When the Easter Bunny Comes Home …

The following article was written by youth marketing coordinator and proud rabbit “parent” Courtney Smith.

The candy is eaten, the colorful baskets are stowed in the attic, and the tiny frilly socks and poofy pastel dresses are thrown in the back of the closet. The only semblance of Easter that remains are a few plastic eggs that are still MIA in the yard and a lonely bunny who went from celebrated icon to old news before he was just 2 months old.

That is how I found my second rabbit, Little Bun, who is now the life partner of my first rabbit, Edwin. Little Bun was crammed into a tiny cage in a photographer’s dark corner closet, thrown away like a set prop. His brothers and sisters were given away to parents who wanted to stuff them in baskets as a “surprise” for their children. He was only 2 months old and was already all alone and ignored.

However, his fate is not the worst of all the bunnies who are impulsively purchased in the sugar- and cottontail-induced frenzy that is Easter. Some do not find good homes. Many are turned over to animal shelters after kids grow bored with them, or, worse, they are let outside to be “free” and are very quickly hit by cars or eaten by other animals.

The truth is, rabbits are not good pets for children. They are nothing like the precious E.B. from Hop whom your children are imagining when they beg for a bunny. Even the Hop website has put a disclaimer discouraging viewers from running out of the theater and going straight to the pet store to buy their own “rock ‘n’ roll bunny.”

Real rabbits don’t play the guitar or the drums. They are prey animals and are therefore very scared and skittish. They don’t perform in rock concerts, and they usually hide during the day. Sometimes the only way you know that they have come out is that they have chewed something up, like your shoe or the wall.

If you can’t imagine the thought of having a somewhat anti-social, skittish, and possibly expensive (can you say specialty vet bills?!) little fluff ball of destruction hopping around your house for the next eight to 10 years, get your kids a chocolate version of their new favorite bunny instead!

If you find that you still want to give a bunny a good home after your candy has digested, there will be plenty of rejected Easter bunnies who will need loving caretakers in the next couple of months. Head to your local animal shelter and adopt!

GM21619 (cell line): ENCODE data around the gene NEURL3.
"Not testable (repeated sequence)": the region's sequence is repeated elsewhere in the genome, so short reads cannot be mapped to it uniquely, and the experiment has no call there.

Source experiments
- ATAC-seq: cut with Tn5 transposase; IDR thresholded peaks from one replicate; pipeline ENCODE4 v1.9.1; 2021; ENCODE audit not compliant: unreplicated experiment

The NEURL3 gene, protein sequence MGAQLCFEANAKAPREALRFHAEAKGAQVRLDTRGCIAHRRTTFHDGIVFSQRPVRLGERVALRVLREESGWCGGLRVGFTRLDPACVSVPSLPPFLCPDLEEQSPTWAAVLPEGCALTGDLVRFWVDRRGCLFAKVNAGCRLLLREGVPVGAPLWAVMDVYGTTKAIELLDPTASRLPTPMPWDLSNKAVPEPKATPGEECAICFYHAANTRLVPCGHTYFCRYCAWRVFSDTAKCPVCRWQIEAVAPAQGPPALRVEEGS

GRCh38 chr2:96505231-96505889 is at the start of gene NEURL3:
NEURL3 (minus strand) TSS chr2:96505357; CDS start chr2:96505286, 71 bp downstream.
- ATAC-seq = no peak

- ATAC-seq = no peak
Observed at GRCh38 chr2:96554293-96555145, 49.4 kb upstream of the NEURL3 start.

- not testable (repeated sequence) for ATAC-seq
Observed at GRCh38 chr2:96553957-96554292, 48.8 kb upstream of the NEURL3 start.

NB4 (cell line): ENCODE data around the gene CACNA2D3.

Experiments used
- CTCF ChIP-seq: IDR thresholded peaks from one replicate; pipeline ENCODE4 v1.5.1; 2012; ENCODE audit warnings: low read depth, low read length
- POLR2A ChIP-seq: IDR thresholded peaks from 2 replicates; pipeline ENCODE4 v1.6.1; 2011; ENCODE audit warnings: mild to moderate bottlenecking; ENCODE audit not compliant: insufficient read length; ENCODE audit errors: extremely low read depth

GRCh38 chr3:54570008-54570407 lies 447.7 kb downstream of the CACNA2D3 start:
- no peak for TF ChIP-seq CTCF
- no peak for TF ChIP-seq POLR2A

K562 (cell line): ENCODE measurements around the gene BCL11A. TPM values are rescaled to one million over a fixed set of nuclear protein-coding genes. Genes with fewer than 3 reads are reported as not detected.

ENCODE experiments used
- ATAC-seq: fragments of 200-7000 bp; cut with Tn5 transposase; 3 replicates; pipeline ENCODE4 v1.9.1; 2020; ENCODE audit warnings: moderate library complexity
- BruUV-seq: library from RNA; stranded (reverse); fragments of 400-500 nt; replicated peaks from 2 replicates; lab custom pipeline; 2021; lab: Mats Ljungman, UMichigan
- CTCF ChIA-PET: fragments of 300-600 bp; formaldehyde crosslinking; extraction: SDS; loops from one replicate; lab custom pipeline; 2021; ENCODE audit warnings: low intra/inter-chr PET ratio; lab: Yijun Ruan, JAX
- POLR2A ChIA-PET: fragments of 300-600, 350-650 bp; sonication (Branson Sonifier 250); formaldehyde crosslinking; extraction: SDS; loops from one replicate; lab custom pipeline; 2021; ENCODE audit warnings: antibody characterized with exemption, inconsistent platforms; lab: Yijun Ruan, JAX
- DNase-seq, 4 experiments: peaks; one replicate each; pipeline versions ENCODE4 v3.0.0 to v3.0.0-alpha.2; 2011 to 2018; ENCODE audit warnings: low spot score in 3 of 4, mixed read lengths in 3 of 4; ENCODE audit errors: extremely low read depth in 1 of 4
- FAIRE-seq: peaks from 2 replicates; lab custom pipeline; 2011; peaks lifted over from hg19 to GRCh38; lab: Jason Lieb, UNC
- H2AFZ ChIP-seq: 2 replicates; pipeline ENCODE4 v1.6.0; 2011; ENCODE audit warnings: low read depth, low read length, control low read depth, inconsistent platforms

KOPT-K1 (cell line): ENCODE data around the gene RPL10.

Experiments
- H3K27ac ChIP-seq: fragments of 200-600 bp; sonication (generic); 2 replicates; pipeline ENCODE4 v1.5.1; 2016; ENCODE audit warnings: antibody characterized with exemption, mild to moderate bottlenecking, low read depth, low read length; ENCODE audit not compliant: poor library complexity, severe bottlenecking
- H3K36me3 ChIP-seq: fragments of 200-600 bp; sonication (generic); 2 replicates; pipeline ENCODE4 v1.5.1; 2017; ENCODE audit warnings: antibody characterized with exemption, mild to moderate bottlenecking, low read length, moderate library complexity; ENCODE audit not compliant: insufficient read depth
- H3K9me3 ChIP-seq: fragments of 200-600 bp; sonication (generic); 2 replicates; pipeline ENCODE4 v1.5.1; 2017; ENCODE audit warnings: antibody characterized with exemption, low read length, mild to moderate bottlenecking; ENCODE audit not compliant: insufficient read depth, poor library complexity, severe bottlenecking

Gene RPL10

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  • mistymoon commented on April 21, 2011 at 2:00 pm

    SAme thing happend to me 2 Easters ago i found a white rabbit and he was so scared i took him in gave him a home.. i litter trianed it spent a lot of money he only lived 2 years i was heartbroken seems like he wasn’t as healthy as i thought he was the time he spent with whom ever may have proven fatal and sadly parents think its cool to surprise their kids with a bunny and have no clue how hard it is.. Im vegan and i loved all the hard work i did for him. and terribly miss him but i wont run out and support the domestication in small apartments or homes that don’t intend to provide a natural loving responsible bunny owner they are intelligent but wild and do as they want.Im glad you are helping him great post!

  • VeggieLiz commented on April 21, 2011 at 2:09 pm

    I totally agree. I have a number of rescue rabbits who were dumped by owners that got bored, and whilst they are amazing companions they take a lot of work. Its far too easy to buy a ‘pet’ on a whim and then neglect or abandon it.

  • Katherine commented on April 21, 2011 at 3:28 pm

    Great post Courtney. 🙂 I miss Edwin and Little Bun. I hope they are doing well.

  • Hannah D commented on April 21, 2011 at 4:15 pm

    Just got a bunny last week and I love her to death!

  • Hannah D commented on April 21, 2011 at 4:15 pm

    Just got a bunny last week and I love her to death!

  • Mrs. Mercer commented on April 21, 2011 at 4:31 pm

    Great piece of advise….. I’m glad that little bun has a good home with you now.

  • Mouse commented on April 21, 2011 at 7:36 pm

    Great article, I’ve added part of it (and a link to your website) on my blog. Happy Easter 🙂

  • chelsie sullivan commented on April 21, 2011 at 8:37 pm

    i love bunnys and my mom always taught me to treat animals right.i found a bunny that i want to adout that no one else wants till i saw him.

  • Foffie's mom commented on April 22, 2011 at 12:06 pm

    I rescued an angora, female bunny from people who could no longer take care of her. She is high maintenance and has shown to be quite destructive. Vet bills are high for rabbits because only a select vet with experience will see your bunny! Specialists get big bucks in all areas of medicine. She’s beautiful, trainable, very messy (they deposit their “pills” everywhere) and sometimes loveable (bunnies are very independent)so be sure you get a book and study up before making that choice of pet. I agree, they are NOT for children, or teens for that matter.